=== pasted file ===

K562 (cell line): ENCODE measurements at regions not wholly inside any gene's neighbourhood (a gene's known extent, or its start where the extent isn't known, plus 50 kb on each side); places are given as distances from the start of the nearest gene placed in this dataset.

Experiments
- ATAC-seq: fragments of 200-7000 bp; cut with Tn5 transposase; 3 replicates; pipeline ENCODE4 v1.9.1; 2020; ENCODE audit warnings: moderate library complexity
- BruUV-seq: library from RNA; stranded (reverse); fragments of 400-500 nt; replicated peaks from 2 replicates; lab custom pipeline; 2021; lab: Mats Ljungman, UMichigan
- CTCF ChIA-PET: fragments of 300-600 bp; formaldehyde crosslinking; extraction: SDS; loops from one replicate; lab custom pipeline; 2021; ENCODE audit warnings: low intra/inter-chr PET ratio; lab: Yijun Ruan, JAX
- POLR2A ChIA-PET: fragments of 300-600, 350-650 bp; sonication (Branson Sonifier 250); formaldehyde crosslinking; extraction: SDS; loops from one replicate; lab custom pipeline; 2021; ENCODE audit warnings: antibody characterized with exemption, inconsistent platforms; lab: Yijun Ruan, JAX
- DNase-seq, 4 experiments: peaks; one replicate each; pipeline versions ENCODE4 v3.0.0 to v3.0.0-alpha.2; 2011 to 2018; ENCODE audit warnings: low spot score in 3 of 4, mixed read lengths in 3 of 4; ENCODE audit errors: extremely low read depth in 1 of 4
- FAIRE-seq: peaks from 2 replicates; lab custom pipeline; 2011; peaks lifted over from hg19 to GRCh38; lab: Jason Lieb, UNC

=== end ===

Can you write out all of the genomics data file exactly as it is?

K562 (cell line): ENCODE measurements at regions not wholly inside any gene's neighbourhood (a gene's known extent, or its start where the extent isn't known, plus 50 kb on each side); places are given as distances from the start of the nearest gene placed in this dataset.

Experiments
- ATAC-seq: fragments of 200-7000 bp; cut with Tn5 transposase; 3 replicates; pipeline ENCODE4 v1.9.1; 2020; ENCODE audit warnings: moderate library complexity
- BruUV-seq: library from RNA; stranded (reverse); fragments of 400-500 nt; replicated peaks from 2 replicates; lab custom pipeline; 2021; lab: Mats Ljungman, UMichigan
- CTCF ChIA-PET: fragments of 300-600 bp; formaldehyde crosslinking; extraction: SDS; loops from one replicate; lab custom pipeline; 2021; ENCODE audit warnings: low intra/inter-chr PET ratio; lab: Yijun Ruan, JAX
- POLR2A ChIA-PET: fragments of 300-600, 350-650 bp; sonication (Branson Sonifier 250); formaldehyde crosslinking; extraction: SDS; loops from one replicate; lab custom pipeline; 2021; ENCODE audit warnings: antibody characterized with exemption, inconsistent platforms; lab: Yijun Ruan, JAX
- DNase-seq, 4 experiments: peaks; one replicate each; pipeline versions ENCODE4 v3.0.0 to v3.0.0-alpha.2; 2011 to 2018; ENCODE audit warnings: low spot score in 3 of 4, mixed read lengths in 3 of 4; ENCODE audit errors: extremely low read depth in 1 of 4
- FAIRE-seq: peaks from 2 replicates; lab custom pipeline; 2011; peaks lifted over from hg19 to GRCh38; lab: Jason Lieb, UNC